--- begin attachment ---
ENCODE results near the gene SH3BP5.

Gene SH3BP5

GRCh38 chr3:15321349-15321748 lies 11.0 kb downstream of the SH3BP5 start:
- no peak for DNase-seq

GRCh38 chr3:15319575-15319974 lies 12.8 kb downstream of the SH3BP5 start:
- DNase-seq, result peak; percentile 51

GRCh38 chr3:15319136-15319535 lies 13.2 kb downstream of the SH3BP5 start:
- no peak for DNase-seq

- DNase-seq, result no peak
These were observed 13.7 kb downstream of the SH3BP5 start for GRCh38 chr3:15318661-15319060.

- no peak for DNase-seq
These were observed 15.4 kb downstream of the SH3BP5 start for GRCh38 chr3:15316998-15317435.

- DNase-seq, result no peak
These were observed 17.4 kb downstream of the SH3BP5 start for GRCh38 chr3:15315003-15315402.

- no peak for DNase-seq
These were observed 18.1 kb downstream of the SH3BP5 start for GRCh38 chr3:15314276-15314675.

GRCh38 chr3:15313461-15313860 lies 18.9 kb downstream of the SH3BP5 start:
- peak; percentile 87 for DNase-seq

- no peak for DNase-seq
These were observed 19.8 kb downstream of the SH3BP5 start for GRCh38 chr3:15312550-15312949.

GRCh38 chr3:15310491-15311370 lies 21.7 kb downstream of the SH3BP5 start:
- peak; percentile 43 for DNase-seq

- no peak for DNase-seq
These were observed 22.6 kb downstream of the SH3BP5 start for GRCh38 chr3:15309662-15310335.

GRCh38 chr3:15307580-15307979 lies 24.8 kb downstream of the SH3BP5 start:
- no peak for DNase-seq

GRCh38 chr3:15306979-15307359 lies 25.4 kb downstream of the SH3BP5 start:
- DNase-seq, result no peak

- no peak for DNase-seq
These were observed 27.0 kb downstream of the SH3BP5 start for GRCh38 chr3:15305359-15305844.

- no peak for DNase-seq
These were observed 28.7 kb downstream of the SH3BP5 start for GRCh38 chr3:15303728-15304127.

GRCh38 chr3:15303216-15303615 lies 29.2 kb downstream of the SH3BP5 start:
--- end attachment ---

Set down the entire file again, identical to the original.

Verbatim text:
ENCODE results near the gene SH3BP5.

Gene SH3BP5

GRCh38 chr3:15321349-15321748 lies 11.0 kb downstream of the SH3BP5 start:
- no peak for DNase-seq

GRCh38 chr3:15319575-15319974 lies 12.8 kb downstream of the SH3BP5 start:
- DNase-seq, result peak; percentile 51

GRCh38 chr3:15319136-15319535 lies 13.2 kb downstream of the SH3BP5 start:
- no peak for DNase-seq

- DNase-seq, result no peak
These were observed 13.7 kb downstream of the SH3BP5 start for GRCh38 chr3:15318661-15319060.

- no peak for DNase-seq
These were observed 15.4 kb downstream of the SH3BP5 start for GRCh38 chr3:15316998-15317435.

- DNase-seq, result no peak
These were observed 17.4 kb downstream of the SH3BP5 start for GRCh38 chr3:15315003-15315402.

- no peak for DNase-seq
These were observed 18.1 kb downstream of the SH3BP5 start for GRCh38 chr3:15314276-15314675.

GRCh38 chr3:15313461-15313860 lies 18.9 kb downstream of the SH3BP5 start:
- peak; percentile 87 for DNase-seq

- no peak for DNase-seq
These were observed 19.8 kb downstream of the SH3BP5 start for GRCh38 chr3:15312550-15312949.

GRCh38 chr3:15310491-15311370 lies 21.7 kb downstream of the SH3BP5 start:
- peak; percentile 43 for DNase-seq

- no peak for DNase-seq
These were observed 22.6 kb downstream of the SH3BP5 start for GRCh38 chr3:15309662-15310335.

GRCh38 chr3:15307580-15307979 lies 24.8 kb downstream of the SH3BP5 start:
- no peak for DNase-seq

GRCh38 chr3:15306979-15307359 lies 25.4 kb downstream of the SH3BP5 start:
- DNase-seq, result no peak

- no peak for DNase-seq
These were observed 27.0 kb downstream of the SH3BP5 start for GRCh38 chr3:15305359-15305844.

- no peak for DNase-seq
These were observed 28.7 kb downstream of the SH3BP5 start for GRCh38 chr3:15303728-15304127.

GRCh38 chr3:15303216-15303615 lies 29.2 kb downstream of the SH3BP5 start: